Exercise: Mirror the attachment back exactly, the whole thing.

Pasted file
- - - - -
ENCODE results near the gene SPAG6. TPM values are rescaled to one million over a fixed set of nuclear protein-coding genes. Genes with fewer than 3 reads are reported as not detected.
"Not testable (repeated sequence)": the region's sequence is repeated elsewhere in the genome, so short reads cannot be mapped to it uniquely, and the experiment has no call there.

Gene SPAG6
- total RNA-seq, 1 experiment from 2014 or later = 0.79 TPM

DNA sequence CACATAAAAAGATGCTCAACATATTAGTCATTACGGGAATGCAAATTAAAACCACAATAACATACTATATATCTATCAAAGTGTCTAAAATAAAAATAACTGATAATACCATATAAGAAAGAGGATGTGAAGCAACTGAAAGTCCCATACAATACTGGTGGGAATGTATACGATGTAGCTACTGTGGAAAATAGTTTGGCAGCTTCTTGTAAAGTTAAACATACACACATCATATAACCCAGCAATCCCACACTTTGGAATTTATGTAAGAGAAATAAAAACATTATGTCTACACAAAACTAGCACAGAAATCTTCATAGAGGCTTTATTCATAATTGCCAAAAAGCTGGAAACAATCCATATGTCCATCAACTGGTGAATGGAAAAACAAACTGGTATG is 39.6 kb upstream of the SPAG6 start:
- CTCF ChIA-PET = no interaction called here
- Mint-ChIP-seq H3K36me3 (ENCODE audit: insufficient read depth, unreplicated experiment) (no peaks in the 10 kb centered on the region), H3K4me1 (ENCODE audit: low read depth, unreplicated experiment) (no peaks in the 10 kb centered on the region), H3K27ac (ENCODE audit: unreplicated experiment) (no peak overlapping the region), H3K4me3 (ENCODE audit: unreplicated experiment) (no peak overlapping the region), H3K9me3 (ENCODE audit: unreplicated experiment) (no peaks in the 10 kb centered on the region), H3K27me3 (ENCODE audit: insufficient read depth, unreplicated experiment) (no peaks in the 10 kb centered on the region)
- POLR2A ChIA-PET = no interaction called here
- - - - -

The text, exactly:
ENCODE results near the gene SPAG6. TPM values are rescaled to one million over a fixed set of nuclear protein-coding genes. Genes with fewer than 3 reads are reported as not detected.
"Not testable (repeated sequence)": the region's sequence is repeated elsewhere in the genome, so short reads cannot be mapped to it uniquely, and the experiment has no call there.

Gene SPAG6
- total RNA-seq, 1 experiment from 2014 or later = 0.79 TPM

DNA sequence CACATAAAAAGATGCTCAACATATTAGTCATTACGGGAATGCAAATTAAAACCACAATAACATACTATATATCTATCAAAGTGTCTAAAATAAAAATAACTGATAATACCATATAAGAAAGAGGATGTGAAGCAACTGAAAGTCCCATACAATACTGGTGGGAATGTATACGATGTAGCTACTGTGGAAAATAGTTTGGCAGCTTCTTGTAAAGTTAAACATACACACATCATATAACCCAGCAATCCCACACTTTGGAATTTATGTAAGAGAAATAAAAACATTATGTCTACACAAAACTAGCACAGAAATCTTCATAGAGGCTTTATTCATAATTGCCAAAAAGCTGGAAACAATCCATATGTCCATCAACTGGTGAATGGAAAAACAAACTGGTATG is 39.6 kb upstream of the SPAG6 start:
- CTCF ChIA-PET = no interaction called here
- Mint-ChIP-seq H3K36me3 (ENCODE audit: insufficient read depth, unreplicated experiment) (no peaks in the 10 kb centered on the region), H3K4me1 (ENCODE audit: low read depth, unreplicated experiment) (no peaks in the 10 kb centered on the region), H3K27ac (ENCODE audit: unreplicated experiment) (no peak overlapping the region), H3K4me3 (ENCODE audit: unreplicated experiment) (no peak overlapping the region), H3K9me3 (ENCODE audit: unreplicated experiment) (no peaks in the 10 kb centered on the region), H3K27me3 (ENCODE audit: insufficient read depth, unreplicated experiment) (no peaks in the 10 kb centered on the region)
- POLR2A ChIA-PET = no interaction called here